So while I applaud my local trail advocacy groups for their letter writing campaigns and ongoing conversations with city policy makers (and especially for filing suit against the city) I think my days of playing nicey-nice with the Drys are over. I simply refuse to be part of The problem any longer. I refuse to play into the expectations forced upon me by other, more entitled user groups, these new prohibitionists.
See, I’ve had my trail poaching cherry popped. Amanda Fritz made me do it. And now there’s no going back. I’m going to ride more…dirty and wet.
Here at the Ümabomber Intergalactic Headquarters we know we are not the center of the universe, even if we do talk about ourselves pompously in the third person.
We know singletrack access, planning and building takes a village…unless we’re talking about Forest Park, in which case it may take the entire bike-riding population of this and the 3 nearest solar systems. The fight for trail access for mountain biking and off-road access in Forest Park—and other park lands in Portland—is ancient. Keeping up the fight is a difficult battle which requires constant diligence, patience and commitment.
Through the years, the Northwest Trail Alliance has remained dedicated and engaged in this battle for more and better trail access for urban riders. That is why I encourage everyone who rides mountain bikes, cross bikes, cruiser bikes or any others bikes in Portland metro to support NWTA.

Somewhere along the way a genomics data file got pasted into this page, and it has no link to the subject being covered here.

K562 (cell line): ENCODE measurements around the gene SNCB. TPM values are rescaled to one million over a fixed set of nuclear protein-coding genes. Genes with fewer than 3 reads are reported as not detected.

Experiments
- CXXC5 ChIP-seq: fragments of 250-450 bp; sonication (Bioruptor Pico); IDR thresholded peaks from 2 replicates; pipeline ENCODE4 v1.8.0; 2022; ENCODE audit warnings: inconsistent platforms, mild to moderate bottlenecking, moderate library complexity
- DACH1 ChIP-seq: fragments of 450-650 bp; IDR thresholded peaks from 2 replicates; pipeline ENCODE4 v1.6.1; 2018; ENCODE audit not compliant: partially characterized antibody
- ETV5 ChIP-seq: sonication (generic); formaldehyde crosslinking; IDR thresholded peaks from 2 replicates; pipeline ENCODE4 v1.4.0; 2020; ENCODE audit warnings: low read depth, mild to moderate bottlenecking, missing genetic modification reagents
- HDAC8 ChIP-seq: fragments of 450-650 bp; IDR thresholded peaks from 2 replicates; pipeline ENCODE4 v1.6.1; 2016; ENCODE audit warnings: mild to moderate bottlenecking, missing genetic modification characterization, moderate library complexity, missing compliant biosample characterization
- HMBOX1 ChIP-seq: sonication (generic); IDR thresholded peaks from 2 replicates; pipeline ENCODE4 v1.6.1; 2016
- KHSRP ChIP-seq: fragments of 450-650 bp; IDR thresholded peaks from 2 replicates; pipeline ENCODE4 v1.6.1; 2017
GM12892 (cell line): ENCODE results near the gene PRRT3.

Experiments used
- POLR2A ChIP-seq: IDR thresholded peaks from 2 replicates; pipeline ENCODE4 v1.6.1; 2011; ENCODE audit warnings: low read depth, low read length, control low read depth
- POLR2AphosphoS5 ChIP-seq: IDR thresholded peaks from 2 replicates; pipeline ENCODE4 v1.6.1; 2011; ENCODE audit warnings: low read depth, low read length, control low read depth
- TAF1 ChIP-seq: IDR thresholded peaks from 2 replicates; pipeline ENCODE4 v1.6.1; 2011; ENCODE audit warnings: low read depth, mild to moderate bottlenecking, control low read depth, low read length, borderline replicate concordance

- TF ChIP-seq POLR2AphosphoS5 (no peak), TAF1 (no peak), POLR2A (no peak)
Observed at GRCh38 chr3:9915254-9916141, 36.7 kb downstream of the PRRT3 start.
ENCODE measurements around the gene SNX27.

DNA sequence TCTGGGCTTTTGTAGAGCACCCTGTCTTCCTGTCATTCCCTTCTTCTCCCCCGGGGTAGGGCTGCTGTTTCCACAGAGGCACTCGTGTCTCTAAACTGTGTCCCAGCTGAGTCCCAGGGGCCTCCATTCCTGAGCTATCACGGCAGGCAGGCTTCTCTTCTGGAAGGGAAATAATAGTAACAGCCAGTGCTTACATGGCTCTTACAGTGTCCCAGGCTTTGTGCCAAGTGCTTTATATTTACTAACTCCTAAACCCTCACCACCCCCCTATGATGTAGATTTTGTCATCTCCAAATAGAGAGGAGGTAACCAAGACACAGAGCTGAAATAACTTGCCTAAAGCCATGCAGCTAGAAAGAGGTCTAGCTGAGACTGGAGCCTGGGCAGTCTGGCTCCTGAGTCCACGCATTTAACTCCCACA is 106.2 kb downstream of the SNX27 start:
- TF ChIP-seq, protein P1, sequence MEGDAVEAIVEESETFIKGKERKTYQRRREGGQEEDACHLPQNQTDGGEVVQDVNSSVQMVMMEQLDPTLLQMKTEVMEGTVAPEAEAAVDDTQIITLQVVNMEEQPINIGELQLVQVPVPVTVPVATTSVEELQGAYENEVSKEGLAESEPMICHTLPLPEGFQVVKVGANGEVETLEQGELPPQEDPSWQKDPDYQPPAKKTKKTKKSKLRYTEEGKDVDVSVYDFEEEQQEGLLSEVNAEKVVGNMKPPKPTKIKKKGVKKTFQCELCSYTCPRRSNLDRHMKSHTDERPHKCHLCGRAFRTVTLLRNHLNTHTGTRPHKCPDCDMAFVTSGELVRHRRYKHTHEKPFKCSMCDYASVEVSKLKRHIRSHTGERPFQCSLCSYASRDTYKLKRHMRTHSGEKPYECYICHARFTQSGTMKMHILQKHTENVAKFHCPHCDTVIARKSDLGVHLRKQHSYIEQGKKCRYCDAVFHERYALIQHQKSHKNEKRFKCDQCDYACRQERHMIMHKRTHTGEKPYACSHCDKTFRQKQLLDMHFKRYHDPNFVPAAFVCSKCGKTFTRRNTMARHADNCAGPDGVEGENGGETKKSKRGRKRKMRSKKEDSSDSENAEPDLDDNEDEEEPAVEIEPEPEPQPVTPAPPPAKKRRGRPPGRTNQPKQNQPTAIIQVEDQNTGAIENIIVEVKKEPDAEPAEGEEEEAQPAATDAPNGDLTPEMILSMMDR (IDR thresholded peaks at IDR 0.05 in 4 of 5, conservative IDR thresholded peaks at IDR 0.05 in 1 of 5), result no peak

Originally designed a few years ago by NWTA member Dylan VanWeelden, these rad tee-shirts not only look good, they let you wear your heart on your sleeve. Back by popular demand, proceeds support the NWTA’s ongoing work to represent for urban off-road cycling opportunities; the cost is $20 plus $5 shipping and handling.
This is a limited edition design so order now; supplies won’t last long! Shirts are from American Apparel and fit true to size.
FREE FOREST PARK! Can’t stop. Won’t stop.
The Northwest Trail Alliance Mission: To create, enhance, and protect mountain bike riding opportunities: to advocate for trail access; to promote responsible mountain biking; and to build, maintain, and ride sustainable trails.
Like riding bikes but hate feeling stiff, achy and in pain from it? BikeYoga was developed for people who ride bikes. It is a system of easy movements and stretches to help "tune-up" your body for greater comfort and ease—on and off the bike.
The Lumberyard is Oregon's only indoor bike park, offering year-round riding fun and skill building opportunities for adults (and kids, duh) of all ages. Just passing through? Check it out!